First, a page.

(SACRAMENTO, Calif.) -- In the first comprehensive review of its kind since 1992, a UC Davis researcher has estimated the national annual price tag of occupational injuries and illnesses at $250 billion, much higher than generally assumed.
That figure is $31 billion more than the direct and indirect costs of all cancer, $76 billion more than diabetes and $187 billion more than strokes.
The study strongly suggests that the U.S. should place greater emphasis on reducing work-related injury and illnesses, especially since the costs have risen by more than $33 billion (inflation adjusted) since the 1992 analysis, the author said.
"It's unfortunate that occupational health doesn't get the attention it deserves," said J. Paul Leigh, professor of public health sciences at UC Davis and author of the study. "The costs are enormous and continue to grow. And the potential for health risks are high, given that most people between the ages 22 to 65 spend 40 percent of their waking hours at work."
Published in the December issue of the Milbank Quarterly: A Multidisciplinary Journal of Population Health and Health Policy, the study is based on Leigh's extensive evaluation of more than 40 datasets from sources that track work-related injuries and illnesses as well as their direct medical and indirect productivity costs.
"It's an incredible jigsaw puzzle, but an essential one to assemble, since it's impossible for business and policy leaders to effectively manage health-care resources or make changes for the better without first having an accurate assessment of costs," said Leigh.
In generating the estimate, Leigh gathered 2007 data on occupational injuries and illnesses and their costs for U.S. civilian workers, including agricultural and self-employed workers.
Injury and disease data came from the U.S. Bureau of Labor Statistics (BLS) and the Centers for Disease Control and Prevention. Available epidemiological research on the percentages of diseases -- such as chronic obstructive pulmonary disease and cancer -- that can be attributed to occupational exposures was also considered. Leigh accounted for underreported illnesses and injuries using estimates based on reporting to the BLS and workers' compensation systems.
Cost data came from the National Council on Compensation Insurance, the Healthcare Cost and Utilization Project and the National Academy of Social Insurance. Total costs were calculated by multiplying the number of cases of occupational injury or illness by the average cost per case.
The study estimated that there were:
- 8,564,600 fatal and non-fatal work-related injuries, which cost $192 billion
- 516,100 fatal and non-fatal work-related illnesses, which cost $58 billion
The study also estimated 59,102 combined deaths from occupational injuries and diseases, which was higher than all deaths from motor vehicle crashes (43,945), breast cancer (40,970) or prostate cancer (29,093) in the same year.
Leigh noted in the study that workers' compensation premiums do not currently account for these high figures. In fact, less than 25 percent of the costs of workplace injuries and illnesses are covered by workers' compensation. As a result, many occupational health issues go unresolved, and the bulk of the costs are absorbed by employer-provided medical insurance, Medicare and Medicaid, raising health-care costs for everyone.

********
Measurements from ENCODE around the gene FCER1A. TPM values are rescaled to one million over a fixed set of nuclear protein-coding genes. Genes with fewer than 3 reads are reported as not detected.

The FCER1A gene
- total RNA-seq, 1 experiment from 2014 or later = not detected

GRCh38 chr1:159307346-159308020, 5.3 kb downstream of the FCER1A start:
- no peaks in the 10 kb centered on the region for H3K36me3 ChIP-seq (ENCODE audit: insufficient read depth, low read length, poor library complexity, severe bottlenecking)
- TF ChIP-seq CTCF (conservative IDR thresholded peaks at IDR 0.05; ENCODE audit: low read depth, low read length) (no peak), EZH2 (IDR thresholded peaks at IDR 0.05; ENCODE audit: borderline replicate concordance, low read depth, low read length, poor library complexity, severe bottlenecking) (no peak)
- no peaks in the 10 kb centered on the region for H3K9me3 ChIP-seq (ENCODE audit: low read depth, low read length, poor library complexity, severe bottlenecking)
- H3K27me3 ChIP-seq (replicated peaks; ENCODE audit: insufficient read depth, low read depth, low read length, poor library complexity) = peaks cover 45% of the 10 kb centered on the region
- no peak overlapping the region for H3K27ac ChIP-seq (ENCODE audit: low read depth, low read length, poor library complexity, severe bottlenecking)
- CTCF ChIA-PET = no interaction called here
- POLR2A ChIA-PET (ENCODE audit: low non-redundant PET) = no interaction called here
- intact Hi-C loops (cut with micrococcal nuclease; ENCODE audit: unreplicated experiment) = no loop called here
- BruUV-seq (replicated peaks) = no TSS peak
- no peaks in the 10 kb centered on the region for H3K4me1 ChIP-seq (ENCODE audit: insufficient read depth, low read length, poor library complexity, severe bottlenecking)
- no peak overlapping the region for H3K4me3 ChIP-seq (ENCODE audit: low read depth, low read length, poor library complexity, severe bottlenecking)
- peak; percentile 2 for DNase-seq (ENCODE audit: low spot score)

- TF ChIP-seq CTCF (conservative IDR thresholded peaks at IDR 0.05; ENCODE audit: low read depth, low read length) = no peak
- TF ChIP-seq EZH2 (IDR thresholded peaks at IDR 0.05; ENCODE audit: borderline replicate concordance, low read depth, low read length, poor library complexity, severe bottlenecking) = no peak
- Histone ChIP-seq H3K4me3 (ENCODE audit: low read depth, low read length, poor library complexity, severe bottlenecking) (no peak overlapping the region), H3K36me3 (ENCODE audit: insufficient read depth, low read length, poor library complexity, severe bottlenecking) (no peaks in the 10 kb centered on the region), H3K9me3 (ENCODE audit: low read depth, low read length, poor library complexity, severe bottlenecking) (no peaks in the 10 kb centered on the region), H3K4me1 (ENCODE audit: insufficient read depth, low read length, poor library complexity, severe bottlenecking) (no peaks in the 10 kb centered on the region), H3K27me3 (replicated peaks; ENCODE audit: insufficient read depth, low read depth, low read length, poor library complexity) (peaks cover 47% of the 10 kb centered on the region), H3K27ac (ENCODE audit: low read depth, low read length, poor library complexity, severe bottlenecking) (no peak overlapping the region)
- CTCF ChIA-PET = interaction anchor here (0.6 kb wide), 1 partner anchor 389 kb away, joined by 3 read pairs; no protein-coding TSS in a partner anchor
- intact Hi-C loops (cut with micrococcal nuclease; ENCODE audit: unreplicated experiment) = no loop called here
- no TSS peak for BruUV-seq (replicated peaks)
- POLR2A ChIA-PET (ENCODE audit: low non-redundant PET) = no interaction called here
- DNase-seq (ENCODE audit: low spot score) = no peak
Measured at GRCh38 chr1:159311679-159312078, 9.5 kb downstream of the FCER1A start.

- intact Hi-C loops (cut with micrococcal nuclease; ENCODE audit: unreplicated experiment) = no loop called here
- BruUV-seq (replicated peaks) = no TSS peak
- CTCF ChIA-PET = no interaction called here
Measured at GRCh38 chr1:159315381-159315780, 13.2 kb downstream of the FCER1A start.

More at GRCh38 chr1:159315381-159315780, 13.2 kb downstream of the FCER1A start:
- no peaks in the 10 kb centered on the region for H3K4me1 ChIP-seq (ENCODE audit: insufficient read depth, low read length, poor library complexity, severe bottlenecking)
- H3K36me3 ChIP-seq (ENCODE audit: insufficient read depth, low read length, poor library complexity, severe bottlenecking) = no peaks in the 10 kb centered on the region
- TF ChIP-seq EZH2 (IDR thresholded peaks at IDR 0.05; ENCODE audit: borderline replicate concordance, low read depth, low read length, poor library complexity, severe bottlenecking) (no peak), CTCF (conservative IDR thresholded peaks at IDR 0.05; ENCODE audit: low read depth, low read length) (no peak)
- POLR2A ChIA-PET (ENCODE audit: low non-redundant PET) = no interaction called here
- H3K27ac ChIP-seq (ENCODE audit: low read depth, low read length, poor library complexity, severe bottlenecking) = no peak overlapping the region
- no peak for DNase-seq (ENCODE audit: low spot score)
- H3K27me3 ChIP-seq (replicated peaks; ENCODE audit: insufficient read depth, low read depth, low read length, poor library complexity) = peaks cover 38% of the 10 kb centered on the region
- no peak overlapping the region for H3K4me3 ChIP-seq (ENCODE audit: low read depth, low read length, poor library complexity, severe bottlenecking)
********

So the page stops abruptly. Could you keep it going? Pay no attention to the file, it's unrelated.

Leigh, who led the similar published study based on 1992 data, hopes his research will be used to expand awareness of the impact of occupational injuries and illnesses and to encourage prevention. He said one way to begin this process is to base workers' compensation premiums on the costs of job-related injuries and illnesses for each business or government agency rather than on industry-wide costs.
"If premiums were more experience-based, organizations would be much more motivated to invest in prevention campaigns or eliminate hazards because they would see the benefits of those changes in reduced premiums," said Leigh, who is affiliated with the UC Davis Center for Healthcare Policy and Research.
The study, which was funded by the National Institute for Occupational Safety and Health (NIOSH), also highlights how greater attention to workplace safety and health could have broad economic benefits.
"In the four decades since the Occupational Safety and Health Act and the Mine Safety and Health Act were signed, there has been significant improvement in the prevention of work-related injuries and illnesses," said NIOSH Director John Howard, M.D. "However, much work lies ahead of us, and a study such as this one is important for highlighting the economic burden of occupational illness. Gaining a better understanding of the burden helps NIOSH and our partners make the case that preventing work-related injuries and illnesses is part of a wise national strategy for economic recovery and growth. Such data also may inform innovative approaches for building or enhancing corporate safety and health cultures."
A copy of the study -- "Economic Burden of Occupational Injury and Illness in the United States" -- can be downloaded at http://onlinelibrary.
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